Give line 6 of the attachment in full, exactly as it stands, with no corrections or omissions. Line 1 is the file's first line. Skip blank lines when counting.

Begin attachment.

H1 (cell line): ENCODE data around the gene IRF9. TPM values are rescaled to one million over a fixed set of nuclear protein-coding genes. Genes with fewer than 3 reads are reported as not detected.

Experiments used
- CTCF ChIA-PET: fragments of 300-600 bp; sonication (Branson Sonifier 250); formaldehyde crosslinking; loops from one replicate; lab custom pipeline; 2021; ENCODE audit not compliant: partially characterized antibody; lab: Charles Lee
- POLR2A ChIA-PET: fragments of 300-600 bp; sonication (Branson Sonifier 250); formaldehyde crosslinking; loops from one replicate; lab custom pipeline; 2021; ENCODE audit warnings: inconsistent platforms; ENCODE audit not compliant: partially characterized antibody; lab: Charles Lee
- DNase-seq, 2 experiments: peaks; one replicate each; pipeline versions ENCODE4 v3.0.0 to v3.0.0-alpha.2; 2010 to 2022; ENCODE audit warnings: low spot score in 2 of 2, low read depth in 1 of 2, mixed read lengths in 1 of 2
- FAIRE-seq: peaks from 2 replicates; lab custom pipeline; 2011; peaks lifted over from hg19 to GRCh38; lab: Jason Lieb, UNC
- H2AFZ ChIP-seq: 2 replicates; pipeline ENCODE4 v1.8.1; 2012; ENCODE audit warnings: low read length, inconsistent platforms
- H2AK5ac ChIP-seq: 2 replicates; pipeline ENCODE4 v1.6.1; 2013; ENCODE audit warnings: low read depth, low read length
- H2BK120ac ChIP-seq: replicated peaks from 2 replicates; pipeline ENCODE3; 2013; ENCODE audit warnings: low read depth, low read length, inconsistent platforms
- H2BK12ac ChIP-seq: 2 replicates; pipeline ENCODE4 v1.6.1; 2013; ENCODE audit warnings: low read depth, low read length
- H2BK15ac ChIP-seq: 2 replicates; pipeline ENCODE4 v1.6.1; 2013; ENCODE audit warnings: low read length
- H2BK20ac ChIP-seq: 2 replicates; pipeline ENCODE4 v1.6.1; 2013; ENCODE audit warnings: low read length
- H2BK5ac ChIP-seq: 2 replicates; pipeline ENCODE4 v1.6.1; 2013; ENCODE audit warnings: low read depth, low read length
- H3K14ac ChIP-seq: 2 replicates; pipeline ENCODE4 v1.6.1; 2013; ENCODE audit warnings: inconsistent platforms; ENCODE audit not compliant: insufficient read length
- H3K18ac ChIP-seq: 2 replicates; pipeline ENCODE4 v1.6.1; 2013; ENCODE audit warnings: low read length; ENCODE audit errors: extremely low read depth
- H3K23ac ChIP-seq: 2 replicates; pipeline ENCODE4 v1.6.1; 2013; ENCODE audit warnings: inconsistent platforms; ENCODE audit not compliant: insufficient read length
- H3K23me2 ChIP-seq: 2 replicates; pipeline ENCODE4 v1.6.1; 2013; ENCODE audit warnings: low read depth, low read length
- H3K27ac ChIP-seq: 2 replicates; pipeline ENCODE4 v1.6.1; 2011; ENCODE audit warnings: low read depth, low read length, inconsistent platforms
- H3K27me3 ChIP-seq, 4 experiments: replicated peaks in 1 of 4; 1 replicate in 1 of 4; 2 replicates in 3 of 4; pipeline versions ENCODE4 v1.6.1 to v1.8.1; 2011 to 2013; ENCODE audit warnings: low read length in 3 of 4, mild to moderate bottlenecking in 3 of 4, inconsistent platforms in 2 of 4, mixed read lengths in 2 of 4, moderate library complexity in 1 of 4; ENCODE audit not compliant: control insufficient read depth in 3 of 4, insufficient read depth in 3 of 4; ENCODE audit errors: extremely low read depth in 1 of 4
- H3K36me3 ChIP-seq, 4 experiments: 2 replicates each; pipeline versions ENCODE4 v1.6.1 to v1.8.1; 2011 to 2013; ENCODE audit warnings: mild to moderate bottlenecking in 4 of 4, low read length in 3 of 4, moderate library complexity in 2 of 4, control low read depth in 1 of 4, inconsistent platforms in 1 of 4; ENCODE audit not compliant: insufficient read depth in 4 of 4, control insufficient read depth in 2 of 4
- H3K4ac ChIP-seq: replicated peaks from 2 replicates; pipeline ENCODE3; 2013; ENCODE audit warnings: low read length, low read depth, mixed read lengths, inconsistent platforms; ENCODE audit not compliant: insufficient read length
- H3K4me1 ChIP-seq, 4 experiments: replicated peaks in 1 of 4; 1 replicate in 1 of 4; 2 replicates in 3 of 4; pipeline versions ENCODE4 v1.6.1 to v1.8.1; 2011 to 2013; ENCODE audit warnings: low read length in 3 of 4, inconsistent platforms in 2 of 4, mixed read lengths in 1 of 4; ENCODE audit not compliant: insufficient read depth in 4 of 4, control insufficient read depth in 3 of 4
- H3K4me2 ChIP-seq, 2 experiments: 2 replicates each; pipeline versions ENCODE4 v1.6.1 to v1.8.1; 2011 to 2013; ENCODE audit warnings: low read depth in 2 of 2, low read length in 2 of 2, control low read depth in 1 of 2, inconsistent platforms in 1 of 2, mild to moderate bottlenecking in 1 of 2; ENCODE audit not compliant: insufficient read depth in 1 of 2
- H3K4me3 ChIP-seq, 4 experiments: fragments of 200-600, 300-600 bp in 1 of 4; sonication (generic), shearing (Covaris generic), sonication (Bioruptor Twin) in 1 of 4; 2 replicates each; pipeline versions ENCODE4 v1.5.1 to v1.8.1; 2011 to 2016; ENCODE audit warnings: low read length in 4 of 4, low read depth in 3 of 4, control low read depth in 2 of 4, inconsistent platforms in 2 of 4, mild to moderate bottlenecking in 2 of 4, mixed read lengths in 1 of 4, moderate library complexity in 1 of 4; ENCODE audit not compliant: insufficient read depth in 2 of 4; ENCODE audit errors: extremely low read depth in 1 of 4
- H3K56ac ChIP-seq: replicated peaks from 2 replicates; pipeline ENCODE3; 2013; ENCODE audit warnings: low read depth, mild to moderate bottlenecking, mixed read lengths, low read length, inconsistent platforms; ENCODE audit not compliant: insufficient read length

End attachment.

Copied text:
- FAIRE-seq: peaks from 2 replicates; lab custom pipeline; 2011; peaks lifted over from hg19 to GRCh38; lab: Jason Lieb, UNC